This morning I got the new product recommendation email from Police Magazine. Usually this email is an advertising for any of the normal police product manufactures. Today I was taken back because it was for an e-cigarette device.
I understand that magazines need to sell ad space. They also need to send out email newsletters that are paid advertisements. But I would think that a publication that has a stated mission of “providing law enforcement officers of all ranks with information that will help them do their jobs more efficiently, professionally, and most importantly — SAFELY”, would shy away from a recommendation of a tobacco product.
In May of 2014 they did a cover story on law enforcement heart attack prevention. The current issue has an article about stress reduction. Both articles talk about cutting unhealthy lifestyle habits.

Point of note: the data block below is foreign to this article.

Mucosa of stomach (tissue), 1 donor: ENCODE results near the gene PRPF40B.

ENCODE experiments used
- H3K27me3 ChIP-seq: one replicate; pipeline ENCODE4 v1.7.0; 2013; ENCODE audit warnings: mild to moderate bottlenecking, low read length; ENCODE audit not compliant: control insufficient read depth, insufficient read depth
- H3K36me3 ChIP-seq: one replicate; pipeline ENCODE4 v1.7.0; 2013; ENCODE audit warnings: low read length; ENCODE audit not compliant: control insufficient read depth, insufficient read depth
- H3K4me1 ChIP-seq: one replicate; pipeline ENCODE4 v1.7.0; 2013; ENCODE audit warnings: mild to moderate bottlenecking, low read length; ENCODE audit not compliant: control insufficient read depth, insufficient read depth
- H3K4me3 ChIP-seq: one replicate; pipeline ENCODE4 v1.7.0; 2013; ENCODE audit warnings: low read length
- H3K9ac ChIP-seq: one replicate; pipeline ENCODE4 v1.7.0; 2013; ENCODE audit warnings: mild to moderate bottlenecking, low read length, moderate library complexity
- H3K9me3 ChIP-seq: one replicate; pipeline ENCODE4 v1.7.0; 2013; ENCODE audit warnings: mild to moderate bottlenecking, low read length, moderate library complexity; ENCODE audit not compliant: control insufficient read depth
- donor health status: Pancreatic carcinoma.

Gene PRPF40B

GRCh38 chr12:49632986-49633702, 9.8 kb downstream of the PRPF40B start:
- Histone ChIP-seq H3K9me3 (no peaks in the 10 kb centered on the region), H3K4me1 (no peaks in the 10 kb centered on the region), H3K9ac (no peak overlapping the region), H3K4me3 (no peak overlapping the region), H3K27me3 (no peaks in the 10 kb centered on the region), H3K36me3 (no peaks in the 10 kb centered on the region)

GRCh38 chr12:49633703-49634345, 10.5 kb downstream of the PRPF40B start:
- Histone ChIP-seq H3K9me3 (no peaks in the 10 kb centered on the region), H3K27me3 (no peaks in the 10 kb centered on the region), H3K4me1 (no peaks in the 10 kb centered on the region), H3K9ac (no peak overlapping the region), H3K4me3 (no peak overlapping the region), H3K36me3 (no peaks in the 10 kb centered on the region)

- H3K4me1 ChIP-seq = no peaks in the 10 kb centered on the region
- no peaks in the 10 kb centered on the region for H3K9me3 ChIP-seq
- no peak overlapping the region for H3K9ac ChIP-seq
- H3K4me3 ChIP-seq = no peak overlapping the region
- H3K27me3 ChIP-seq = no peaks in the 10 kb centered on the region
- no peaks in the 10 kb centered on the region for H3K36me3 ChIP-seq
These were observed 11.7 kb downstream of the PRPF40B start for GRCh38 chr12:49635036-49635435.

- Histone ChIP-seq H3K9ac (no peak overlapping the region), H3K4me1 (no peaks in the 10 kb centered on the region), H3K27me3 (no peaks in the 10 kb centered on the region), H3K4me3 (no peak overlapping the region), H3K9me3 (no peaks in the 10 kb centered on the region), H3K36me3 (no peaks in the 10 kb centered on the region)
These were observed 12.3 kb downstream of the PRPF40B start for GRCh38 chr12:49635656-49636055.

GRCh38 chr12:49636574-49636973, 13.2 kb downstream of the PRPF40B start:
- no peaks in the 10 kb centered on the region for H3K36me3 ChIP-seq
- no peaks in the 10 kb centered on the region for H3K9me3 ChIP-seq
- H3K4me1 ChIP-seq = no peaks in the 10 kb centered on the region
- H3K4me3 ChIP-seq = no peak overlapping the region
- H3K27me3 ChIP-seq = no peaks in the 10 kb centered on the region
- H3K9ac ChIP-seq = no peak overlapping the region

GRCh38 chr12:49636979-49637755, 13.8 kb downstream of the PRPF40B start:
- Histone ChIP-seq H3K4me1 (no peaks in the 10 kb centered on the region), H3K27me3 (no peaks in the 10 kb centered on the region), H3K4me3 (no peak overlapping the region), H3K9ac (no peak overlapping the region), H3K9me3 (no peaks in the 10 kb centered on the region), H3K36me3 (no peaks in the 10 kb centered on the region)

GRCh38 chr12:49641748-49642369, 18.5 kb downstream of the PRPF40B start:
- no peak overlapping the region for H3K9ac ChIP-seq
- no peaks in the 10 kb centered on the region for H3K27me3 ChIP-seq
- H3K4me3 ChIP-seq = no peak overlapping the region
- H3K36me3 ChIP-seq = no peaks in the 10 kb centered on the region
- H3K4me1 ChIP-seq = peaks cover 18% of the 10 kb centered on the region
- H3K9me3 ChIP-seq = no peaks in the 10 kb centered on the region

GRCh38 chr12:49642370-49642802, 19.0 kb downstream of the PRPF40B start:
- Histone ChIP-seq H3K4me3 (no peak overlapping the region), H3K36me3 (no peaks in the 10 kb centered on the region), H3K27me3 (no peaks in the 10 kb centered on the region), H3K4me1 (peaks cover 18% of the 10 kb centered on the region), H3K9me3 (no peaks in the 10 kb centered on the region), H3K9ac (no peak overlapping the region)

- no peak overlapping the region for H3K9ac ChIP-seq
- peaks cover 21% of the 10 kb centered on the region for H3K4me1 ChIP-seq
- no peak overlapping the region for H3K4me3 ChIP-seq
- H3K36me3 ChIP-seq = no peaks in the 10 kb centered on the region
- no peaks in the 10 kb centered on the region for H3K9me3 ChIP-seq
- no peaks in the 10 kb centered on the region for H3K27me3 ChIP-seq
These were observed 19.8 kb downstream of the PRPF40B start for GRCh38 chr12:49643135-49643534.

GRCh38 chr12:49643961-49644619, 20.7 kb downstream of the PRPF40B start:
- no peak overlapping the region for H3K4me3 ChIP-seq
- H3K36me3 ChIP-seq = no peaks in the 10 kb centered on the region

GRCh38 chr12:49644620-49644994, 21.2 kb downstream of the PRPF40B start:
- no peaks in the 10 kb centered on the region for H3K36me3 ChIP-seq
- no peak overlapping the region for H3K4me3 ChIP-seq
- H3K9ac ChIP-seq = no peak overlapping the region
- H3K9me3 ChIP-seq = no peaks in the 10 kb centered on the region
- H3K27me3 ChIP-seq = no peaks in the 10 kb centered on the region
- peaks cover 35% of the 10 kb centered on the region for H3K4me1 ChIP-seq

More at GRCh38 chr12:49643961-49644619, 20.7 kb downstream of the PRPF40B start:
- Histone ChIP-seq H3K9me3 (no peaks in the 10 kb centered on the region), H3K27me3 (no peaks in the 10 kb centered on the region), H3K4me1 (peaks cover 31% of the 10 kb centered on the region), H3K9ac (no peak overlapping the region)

How can you preach about wanting to keep police safe and asking them to make lifestyle changes then recommend they buy a product with questionable safety?
Yes I know some of you are saying the e-cigarettes are safer than normal ones. Before writing this I took some time to research and find out about the safety of these vapeing products. All the real medical sources say “There has not been enough peer reviewed research to know the effects of vapeing versus smoking.” The authors did however state that cancer and illness causing chemicals were still present in the vapors.
We have a policy at my Police Department not allowing any tobacco use on duty. The policy was even updated when e-cigarettes became popular to include them as being banned. I know other police agencies and even fire departments with the same policy. The device in the ad, was described as being developed for use on duty.
I am not going to go so far as to say hypocrisy but asking people to make healthy choices then recommending they buy an unhealthy product degrades the importance I place in the message you are trying to deliver.